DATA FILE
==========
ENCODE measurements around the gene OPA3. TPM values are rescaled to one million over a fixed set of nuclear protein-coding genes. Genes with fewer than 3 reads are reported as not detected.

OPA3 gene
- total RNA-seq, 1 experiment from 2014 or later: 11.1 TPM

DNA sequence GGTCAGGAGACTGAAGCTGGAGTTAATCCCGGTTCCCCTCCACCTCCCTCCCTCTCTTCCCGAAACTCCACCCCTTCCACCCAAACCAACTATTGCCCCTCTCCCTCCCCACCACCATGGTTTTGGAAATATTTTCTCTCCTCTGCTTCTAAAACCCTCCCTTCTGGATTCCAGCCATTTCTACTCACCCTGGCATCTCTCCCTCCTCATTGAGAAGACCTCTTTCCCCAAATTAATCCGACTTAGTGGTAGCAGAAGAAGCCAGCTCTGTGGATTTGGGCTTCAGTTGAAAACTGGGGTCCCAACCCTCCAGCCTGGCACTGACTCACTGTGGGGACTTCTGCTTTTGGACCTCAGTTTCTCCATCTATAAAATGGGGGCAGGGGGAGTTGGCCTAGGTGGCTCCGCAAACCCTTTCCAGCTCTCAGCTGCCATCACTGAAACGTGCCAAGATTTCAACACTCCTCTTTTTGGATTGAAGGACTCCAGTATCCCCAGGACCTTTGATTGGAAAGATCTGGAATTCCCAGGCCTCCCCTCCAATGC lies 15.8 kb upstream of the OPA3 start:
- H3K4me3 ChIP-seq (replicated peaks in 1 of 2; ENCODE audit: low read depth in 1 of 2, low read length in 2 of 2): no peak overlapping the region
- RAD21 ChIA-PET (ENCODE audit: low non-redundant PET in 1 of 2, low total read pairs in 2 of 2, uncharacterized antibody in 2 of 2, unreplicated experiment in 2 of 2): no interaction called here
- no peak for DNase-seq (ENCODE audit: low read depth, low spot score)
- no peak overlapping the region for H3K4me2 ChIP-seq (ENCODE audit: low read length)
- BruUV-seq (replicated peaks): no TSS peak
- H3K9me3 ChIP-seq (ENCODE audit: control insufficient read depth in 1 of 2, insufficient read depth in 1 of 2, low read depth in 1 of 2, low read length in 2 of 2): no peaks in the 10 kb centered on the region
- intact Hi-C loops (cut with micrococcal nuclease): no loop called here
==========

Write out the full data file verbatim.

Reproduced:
ENCODE measurements around the gene OPA3. TPM values are rescaled to one million over a fixed set of nuclear protein-coding genes. Genes with fewer than 3 reads are reported as not detected.

OPA3 gene
- total RNA-seq, 1 experiment from 2014 or later: 11.1 TPM

DNA sequence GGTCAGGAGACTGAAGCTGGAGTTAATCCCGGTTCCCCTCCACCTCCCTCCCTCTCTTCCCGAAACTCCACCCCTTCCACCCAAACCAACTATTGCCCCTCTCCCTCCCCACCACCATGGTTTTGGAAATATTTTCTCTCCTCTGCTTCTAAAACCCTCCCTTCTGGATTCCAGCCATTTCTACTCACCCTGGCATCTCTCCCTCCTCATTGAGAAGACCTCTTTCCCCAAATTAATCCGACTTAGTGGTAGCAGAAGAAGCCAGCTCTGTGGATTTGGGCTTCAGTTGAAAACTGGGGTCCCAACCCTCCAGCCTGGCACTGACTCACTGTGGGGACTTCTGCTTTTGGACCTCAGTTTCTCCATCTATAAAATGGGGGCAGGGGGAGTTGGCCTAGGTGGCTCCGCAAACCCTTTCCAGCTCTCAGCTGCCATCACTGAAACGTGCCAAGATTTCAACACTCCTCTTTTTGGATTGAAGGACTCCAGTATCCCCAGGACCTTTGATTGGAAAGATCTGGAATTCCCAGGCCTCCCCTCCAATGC lies 15.8 kb upstream of the OPA3 start:
- H3K4me3 ChIP-seq (replicated peaks in 1 of 2; ENCODE audit: low read depth in 1 of 2, low read length in 2 of 2): no peak overlapping the region
- RAD21 ChIA-PET (ENCODE audit: low non-redundant PET in 1 of 2, low total read pairs in 2 of 2, uncharacterized antibody in 2 of 2, unreplicated experiment in 2 of 2): no interaction called here
- no peak for DNase-seq (ENCODE audit: low read depth, low spot score)
- no peak overlapping the region for H3K4me2 ChIP-seq (ENCODE audit: low read length)
- BruUV-seq (replicated peaks): no TSS peak
- H3K9me3 ChIP-seq (ENCODE audit: control insufficient read depth in 1 of 2, insufficient read depth in 1 of 2, low read depth in 1 of 2, low read length in 2 of 2): no peaks in the 10 kb centered on the region
- intact Hi-C loops (cut with micrococcal nuclease): no loop called here